Label Text: Jacquet’s prints begin with photographs—in this case, a picture of his friend Laure Gemajnet. The photograph was taken in New York’s Chelsea Hotel, where the French artist lived and met icons of American Pop Art: Warhol, Rauschenberg, and Lichtenstein. Alain Jacquet also enjoyed blurring the boundaries between fine art and popular culture. Like Lichtenstein, he sometimes co-opted the newspaper industry’s Ben-Day dots.
However, Jacquet became more interested how these mechanical processes rely upon optical blending within to the eye to produce an image—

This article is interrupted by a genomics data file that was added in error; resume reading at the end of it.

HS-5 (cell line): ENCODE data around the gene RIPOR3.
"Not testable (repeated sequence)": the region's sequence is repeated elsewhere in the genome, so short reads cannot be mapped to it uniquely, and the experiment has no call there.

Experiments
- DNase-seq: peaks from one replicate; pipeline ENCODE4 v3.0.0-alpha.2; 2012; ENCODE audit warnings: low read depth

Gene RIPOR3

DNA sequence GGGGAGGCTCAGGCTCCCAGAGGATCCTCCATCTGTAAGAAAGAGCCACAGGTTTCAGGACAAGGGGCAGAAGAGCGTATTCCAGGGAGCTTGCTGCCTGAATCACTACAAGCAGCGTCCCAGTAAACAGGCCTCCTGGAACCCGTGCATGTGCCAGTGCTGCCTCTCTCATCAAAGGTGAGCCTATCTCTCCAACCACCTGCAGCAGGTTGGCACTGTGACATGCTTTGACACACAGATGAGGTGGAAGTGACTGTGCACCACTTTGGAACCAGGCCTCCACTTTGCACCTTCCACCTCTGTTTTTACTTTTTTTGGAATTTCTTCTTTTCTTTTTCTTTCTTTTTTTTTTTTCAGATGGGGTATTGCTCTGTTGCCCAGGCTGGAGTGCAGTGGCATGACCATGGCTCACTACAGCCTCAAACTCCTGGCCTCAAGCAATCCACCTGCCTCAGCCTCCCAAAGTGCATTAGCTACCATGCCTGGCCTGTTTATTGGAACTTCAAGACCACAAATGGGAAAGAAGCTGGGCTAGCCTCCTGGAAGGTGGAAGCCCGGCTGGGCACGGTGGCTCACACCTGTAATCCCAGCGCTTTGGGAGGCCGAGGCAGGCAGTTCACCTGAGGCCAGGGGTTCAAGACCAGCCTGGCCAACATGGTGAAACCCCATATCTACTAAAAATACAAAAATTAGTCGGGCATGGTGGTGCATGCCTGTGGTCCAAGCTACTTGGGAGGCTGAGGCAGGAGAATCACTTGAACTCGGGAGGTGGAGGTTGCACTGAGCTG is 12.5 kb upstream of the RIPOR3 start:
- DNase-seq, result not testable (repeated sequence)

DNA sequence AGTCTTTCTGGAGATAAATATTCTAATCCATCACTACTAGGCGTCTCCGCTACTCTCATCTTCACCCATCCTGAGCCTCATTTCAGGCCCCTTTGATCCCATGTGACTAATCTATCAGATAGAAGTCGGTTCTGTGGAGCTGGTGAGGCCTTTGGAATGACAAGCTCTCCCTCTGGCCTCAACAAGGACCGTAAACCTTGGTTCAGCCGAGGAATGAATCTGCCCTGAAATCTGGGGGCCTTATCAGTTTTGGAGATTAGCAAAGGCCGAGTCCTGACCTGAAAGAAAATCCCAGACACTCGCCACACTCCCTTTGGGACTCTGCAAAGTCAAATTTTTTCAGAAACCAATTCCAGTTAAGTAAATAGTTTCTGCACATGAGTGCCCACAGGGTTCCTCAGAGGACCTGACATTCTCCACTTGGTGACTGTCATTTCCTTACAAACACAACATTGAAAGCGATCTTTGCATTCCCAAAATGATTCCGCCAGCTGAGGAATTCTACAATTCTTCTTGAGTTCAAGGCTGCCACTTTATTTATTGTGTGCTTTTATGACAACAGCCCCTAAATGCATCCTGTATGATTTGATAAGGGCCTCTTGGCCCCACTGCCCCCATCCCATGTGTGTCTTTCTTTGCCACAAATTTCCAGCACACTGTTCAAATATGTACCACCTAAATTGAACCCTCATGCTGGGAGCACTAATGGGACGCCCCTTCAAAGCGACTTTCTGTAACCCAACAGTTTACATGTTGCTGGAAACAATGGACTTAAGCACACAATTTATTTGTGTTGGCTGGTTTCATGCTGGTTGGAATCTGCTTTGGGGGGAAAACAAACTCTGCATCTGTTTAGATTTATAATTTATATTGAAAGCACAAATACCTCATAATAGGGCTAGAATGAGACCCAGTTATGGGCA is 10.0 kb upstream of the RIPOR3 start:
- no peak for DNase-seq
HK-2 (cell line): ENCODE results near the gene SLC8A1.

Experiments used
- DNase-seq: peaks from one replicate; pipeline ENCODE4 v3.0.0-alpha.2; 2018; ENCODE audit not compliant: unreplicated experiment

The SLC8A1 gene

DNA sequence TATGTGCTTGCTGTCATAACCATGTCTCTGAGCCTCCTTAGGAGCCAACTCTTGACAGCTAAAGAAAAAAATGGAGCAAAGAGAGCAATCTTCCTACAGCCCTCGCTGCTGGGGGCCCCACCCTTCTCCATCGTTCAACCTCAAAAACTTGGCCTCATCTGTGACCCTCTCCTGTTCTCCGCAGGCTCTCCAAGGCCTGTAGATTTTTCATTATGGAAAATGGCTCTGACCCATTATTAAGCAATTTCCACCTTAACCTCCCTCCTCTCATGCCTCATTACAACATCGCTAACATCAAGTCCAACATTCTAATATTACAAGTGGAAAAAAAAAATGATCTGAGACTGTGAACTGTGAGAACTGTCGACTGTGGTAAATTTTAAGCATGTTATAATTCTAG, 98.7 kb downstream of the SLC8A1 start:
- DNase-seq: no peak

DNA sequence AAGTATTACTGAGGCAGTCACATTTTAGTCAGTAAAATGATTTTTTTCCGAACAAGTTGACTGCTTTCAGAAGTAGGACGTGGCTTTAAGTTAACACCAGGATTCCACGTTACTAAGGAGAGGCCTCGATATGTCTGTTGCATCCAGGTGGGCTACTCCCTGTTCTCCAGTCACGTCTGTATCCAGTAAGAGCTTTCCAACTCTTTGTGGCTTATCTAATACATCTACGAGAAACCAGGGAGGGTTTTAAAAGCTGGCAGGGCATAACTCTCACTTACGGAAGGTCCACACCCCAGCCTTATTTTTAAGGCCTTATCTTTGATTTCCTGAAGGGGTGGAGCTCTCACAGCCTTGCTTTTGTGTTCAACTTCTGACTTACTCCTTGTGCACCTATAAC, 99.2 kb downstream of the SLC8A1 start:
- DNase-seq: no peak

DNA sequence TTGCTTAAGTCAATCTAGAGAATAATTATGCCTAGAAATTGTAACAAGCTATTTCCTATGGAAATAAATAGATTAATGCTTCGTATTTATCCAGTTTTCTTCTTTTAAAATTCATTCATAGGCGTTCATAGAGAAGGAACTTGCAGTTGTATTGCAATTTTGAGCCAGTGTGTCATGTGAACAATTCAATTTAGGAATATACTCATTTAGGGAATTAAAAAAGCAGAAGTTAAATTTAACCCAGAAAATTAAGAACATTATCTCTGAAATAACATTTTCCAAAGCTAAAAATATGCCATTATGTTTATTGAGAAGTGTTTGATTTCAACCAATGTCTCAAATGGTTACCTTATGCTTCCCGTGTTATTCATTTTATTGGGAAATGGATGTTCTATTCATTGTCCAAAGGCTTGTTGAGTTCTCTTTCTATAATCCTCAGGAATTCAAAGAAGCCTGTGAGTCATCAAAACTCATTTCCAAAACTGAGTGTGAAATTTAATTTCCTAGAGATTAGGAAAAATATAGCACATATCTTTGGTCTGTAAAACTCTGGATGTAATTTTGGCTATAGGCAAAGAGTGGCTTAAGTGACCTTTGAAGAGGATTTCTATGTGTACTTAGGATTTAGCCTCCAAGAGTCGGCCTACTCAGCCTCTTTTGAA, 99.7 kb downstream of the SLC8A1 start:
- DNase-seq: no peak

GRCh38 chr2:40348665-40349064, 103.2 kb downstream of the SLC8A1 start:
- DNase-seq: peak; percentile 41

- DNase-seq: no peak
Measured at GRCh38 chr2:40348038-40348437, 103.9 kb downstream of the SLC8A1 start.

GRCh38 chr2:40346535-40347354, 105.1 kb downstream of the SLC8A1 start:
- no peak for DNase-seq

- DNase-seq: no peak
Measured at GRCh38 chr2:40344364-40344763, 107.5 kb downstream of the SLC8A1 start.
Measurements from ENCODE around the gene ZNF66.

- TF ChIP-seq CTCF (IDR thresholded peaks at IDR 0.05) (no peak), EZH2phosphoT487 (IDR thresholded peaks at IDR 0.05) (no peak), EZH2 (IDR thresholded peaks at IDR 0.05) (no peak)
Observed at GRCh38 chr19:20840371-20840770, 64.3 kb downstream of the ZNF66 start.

a phenomenon explored decades earlier by French Impressionist and Pointillist artists. In this print, Jacquet manipulates printed color separations in an over-all bulls-eye pattern, rather than with individual, colored dots. He pushes the image to the threshold of legibility.
My work is all about making images disappear. It’s a visual, formal thing—there’s no deep philosophy behind it and I’m not commenting on photo-journalism. I’m fascinated by the way a picture can break down into the tiniest abstract elements close up, then reappear as a pictorial image.